Sim “NL” Gun: "It’s necessary to pick a strong character"
Published on August 1st, 2018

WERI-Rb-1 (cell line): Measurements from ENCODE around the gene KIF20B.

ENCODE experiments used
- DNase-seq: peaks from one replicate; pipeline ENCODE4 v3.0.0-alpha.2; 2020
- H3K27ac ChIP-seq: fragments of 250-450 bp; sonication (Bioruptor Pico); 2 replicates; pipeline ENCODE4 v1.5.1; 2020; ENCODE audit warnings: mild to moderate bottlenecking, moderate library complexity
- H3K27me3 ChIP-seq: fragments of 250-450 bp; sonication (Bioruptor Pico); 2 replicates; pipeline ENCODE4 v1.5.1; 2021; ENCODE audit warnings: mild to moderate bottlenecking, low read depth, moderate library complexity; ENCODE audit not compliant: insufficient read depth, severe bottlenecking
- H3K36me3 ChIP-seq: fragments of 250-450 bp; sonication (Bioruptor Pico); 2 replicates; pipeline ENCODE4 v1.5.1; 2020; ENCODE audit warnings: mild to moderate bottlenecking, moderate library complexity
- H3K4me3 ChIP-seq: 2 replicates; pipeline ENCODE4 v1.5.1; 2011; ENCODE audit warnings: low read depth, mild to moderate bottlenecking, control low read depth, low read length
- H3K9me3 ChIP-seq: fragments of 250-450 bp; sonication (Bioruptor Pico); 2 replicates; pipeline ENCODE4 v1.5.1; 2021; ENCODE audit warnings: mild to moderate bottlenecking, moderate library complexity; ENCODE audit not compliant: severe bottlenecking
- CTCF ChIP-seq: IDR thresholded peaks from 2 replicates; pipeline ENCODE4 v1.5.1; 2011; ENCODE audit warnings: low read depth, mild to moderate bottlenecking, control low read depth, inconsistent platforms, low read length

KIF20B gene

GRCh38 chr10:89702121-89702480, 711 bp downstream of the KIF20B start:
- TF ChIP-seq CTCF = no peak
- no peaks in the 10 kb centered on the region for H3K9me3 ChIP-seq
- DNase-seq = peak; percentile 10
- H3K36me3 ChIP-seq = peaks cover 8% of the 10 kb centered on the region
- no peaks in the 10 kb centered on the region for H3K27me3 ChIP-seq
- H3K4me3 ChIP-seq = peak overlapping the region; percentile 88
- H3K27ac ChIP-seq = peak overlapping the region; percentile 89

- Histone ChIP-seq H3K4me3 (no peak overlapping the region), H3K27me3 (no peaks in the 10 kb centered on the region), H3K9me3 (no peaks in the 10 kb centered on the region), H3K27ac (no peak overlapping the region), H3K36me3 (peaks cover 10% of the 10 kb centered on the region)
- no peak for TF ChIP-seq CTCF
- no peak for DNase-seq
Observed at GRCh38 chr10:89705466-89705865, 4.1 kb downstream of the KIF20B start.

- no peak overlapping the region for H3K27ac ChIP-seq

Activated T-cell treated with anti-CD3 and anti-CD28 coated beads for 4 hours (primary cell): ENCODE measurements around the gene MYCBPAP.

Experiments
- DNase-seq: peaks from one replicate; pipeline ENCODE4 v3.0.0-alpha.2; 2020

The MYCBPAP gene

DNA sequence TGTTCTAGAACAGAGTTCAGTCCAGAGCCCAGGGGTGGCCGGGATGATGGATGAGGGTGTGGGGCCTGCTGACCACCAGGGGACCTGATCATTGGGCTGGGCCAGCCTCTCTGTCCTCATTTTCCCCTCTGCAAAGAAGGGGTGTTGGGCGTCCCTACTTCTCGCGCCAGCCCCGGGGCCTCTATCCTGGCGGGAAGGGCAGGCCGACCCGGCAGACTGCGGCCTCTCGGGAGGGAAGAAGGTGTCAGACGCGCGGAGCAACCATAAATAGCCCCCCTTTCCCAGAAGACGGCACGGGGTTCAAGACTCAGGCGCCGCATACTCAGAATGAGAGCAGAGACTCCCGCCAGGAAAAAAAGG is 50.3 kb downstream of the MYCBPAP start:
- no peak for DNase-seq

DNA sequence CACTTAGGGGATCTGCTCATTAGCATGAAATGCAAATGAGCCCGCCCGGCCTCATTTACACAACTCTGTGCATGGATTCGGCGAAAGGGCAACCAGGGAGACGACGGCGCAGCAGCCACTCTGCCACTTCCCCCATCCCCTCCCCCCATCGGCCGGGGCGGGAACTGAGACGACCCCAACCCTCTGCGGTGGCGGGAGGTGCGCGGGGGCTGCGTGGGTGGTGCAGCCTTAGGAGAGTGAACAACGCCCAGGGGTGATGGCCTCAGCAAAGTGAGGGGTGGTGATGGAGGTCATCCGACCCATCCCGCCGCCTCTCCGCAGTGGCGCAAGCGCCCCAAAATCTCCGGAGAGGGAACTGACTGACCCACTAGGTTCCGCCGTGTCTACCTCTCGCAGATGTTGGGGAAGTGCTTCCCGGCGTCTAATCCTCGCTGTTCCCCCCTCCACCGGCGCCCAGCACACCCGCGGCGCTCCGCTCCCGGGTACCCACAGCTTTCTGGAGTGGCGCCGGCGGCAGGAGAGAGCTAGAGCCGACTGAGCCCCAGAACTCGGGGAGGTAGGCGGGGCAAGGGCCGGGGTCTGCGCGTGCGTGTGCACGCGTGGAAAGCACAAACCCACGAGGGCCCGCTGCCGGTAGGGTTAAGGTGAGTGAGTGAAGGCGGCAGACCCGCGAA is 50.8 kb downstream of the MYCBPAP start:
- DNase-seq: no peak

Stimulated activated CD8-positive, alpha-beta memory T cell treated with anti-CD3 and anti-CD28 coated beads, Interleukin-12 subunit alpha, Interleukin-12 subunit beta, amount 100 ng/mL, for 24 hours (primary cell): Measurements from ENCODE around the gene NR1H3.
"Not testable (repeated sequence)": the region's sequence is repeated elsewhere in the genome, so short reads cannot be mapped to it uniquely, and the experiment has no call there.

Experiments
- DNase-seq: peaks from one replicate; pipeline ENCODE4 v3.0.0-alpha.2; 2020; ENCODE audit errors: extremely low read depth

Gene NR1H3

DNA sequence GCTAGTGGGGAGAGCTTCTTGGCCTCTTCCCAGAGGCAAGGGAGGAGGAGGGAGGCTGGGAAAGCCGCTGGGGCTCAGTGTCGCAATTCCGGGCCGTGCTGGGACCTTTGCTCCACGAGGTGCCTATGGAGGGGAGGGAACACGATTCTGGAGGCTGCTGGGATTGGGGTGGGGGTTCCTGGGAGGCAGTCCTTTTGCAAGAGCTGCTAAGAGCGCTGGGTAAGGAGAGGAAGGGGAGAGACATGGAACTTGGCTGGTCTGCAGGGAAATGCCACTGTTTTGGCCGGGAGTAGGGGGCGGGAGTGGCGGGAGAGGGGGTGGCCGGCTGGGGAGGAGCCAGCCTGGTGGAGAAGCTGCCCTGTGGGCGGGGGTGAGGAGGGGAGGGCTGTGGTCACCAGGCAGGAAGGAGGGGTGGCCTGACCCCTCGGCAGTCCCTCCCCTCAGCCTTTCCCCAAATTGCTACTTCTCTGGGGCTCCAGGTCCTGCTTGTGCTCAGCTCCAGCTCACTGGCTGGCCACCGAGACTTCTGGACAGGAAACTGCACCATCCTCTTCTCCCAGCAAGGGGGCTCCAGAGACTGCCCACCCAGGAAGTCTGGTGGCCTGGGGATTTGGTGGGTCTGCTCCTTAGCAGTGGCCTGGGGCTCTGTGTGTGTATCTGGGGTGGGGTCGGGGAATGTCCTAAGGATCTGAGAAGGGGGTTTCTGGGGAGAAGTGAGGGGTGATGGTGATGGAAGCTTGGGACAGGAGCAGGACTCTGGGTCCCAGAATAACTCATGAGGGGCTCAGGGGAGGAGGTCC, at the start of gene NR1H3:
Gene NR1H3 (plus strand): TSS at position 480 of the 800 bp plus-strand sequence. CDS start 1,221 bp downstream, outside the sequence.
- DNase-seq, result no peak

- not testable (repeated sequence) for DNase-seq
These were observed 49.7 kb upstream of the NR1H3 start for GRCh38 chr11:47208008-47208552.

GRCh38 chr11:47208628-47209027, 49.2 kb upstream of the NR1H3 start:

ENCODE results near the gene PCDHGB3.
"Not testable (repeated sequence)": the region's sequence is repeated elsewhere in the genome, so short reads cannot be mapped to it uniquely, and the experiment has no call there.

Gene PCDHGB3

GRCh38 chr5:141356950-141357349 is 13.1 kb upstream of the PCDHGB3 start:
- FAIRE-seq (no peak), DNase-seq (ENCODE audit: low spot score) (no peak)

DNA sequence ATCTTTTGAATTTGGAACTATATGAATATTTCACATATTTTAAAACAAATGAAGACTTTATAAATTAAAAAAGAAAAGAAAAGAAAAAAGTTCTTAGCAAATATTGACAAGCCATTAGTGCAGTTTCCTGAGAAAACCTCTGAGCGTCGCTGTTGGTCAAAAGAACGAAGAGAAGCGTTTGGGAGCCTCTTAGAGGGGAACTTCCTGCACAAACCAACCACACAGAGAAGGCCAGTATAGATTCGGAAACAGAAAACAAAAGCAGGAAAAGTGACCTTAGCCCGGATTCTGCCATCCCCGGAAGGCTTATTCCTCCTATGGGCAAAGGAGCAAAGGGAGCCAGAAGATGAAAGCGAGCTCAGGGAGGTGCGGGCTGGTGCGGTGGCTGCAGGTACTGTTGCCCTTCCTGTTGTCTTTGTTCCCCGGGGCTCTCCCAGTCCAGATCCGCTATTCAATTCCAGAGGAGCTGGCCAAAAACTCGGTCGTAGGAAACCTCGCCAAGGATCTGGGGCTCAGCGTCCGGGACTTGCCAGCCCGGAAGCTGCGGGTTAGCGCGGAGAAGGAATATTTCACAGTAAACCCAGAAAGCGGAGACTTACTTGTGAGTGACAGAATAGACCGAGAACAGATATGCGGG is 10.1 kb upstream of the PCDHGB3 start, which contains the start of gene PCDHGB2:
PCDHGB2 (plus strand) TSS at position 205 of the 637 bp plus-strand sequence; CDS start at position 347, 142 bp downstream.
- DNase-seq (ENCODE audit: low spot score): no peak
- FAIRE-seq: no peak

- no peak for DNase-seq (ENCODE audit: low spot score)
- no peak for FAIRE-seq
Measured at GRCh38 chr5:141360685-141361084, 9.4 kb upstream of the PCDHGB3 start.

Cammy is undeniably one of the S tier characters in Street Fighter V right now, and UYU’s Sim “NL” Gun is one of the best Cammys in the world. But unlike some of the other top players on the Capcom Pro Tour, NL doesn’t hail from Japan or the US. Rather, Gun is part of a small contingent of strong players coming out of South Korea. With Evo just around the corner, we talked to NL about the Korean Street Fighter scene versus Tekken’s apparent dominance, his origins as a professional gamer, and just what is a ‘NL.’ GINX TV: Western fans are pretty aware of what the Japanese Street Fighter scene is like but are less familiar about the Korean scene. What are some things you’d want the fans in the West to know about your scene? NL: In Korea’s case, there are four Street Fighter pro gamers: Infiltration, Verloren, Poongko, and myself. In Japan, Street Fighter’s popularity has endured for quite a long period of time, and thus there is a well-established user base and famous pro players. However, in Korea, most of the popularity came from Street Fighter 5, which means that the player base is relatively shallow aside from Infiltration and Poongko. Most people started the game with Street Fighter 5, so there’s not much to speak of in terms of career. But even in these difficult circumstances, there are talented players emerging one by one, so we would be grateful for any attention that they receive. Compared to Tekken, Street Fighter doesn’t seem to be as popular in Korea. Why is that? This is something that stems from Korean arcades (oraksil); in Korea, KOF and Tekken were always more popular than Street FIghter. The neighborhood where I lived, the arcade had Street Fighter 2, but it was a hack rom version [he calls it the “kangryong version”, which I believe is the Korean pronunciation of the Chinese bootleg version]. You could almost believe that this hack rom version was the official version, that’s how pervasive it was. It was honestly difficult to even see Street Fighter in Korean arcades. Moreover, when KOF98 and Tekken Tag Tournament 1 came out, right around then was when the Starcraft boom in Korean PC bangs began, and this meant that interest in arcade games dwindled even further. Starting with KOF99 and Tekken 4, the popularity of KOF and Tekken also fell, but Tekken had a revival with Tekken 5, which was really only possible because Tekken had been so enduringly popular. This was also aided by TV broadcast content such as Knee’s “Where to tomorrow?” and “Tekken Crash” [Note: both of these were programs broadcast on MBC Game, a gaming-focused TV channel that was shut down in 2012]. Alongside you, there’s Poongko, Verloren, and Infiltration as top ranking Street Fighter players. How much do you all play together and how would you describe their play? In Korea, we don’t really get together offline to game together. Other than Verloren, we don’t really meet up outside of attending tournaments. But sometimes, we do see each other out of necessity to practice. We’re going to do that a bit before Evo this year. Poongko generally shows a very tight, systematic playstyle as long as he doesn’t use ANGRY NOW. I want to tell him “No more ANGRY NOW.” Infiltration, as everyone knows, is a fearsome player when it comes to dominating space by using ranged fights. I think he’s a god at space control. Verloren I think is the player who has the best sense of Cammy’s fundamentals. I think of him as the most fundamental Cammy. How did you get into being a professional Street Fighter player? I actually wasn’t interested in Street Fighter in Korea, but then I got interested with Street Fighter 5. Even then I didn’t think I would go pro, I was basically earning money from streaming so it didn’t seem feasible for me to participate in competitions. But my streaming content for KOF was basically about showing a growth arc through match ups with KOF gosu players, and in order to show that kind of arc in Street Fighter, I had to participate in overseas tournaments. In Korea, there was also Spiritzero’s “Road to” series, which gave the winners opportunities to participate in overseas competitions. There were also stream viewers who supported players financially to travel overseas, and all of those things allowed me to dream of becoming a pro player. In 2016, I attended a number of tournaments and I despaired. I really thought hard about my future – I basically abandoned Street Fighter and concentrated on streaming exclusively until mid-2017. But thanks to people who continued to support me and those who wanted to see me in pro play, I was able to try again at participating in pro tournaments. That time I fell just a few points shy of the Capcom Cup, which was disappointing and led me to think further about my future. I was thinking of trying again in 2018 as an amateur, but most fortunately UYU contacted me and I was able to join a great team and get good results. Since we’re on the topic of origin stories, where did your handle come from? There was an old gaming platform called GGPO, I needed an alt account because I did well on my main account, and someone gave me the ID NNNNNLLLL. I used that nickname to play, but then that account became more famous than I expected, so I abbreviated it to NL. There’s no real meaning. Later, fans gave it meaning: “No limit”, “never lose” etc. You’re on UYU, which has become a force to be reckoned with. What’s it like being under their banner? To play under the UYU banner means that you’re working with great teammates, a great CEO. They’re very attentive compared to other teams, and it feels like you’re gaming in a real family-like atmosphere. Moreover, my teammates are all doing well individually, so it’s possible to compete with them as friendly rivals, it’s a good team for staying motivated. You’ve been really on the grind this season and seeing a lot of success. How are you able to perform at such a high level while traveling so much? Are there any difficulties you’ve faced while traveling whether physically or emotionally? To be honest, during the early competitions in March, I was under a lot of pressure to perform as a pro player and I feel that I did not show a good performance. I worked hard not to collapse entirely. Actually, during my KOF days, I became a high-level player through processes of growth, despair, overcoming that, growth, etc, so I felt that enjoying these experiences of failure was important for my growth. I think I’ve become a stronger player thanks to my failure in March, and I credit my team and my teammates for my growth. Traveling is honestly not a comfortable experience. Every country I visit, I have to get used to the timezone, the food, etc., and then just as I feel like I’m getting used to it, I have to come back home, and then leave for another country after a few days. It might seem cool but it isn’t always all cool. But even so, I think there’s no greater happiness than receiving fan support and love for playing a game that I love, for doing something I love, so I’m working hard and I’m going to work even harder. Speaking of your success, a lot of the community attributes it to the strength of your character, Cammy. Do you have anything you want to say on that subject? I started Cammy during Season 2 of Street Fighter 5 and completed my playstyle gradually. Cammy was buffed in Season 3, and I think those buffs synergized well with my playstyle. I think Cammy is quite strong right now. But from an objective pro player perspective, or from the POV where you absolutely have to win, it’s necessary to pick a strong character. And all the players who are ranked high on CPT use top tier characters.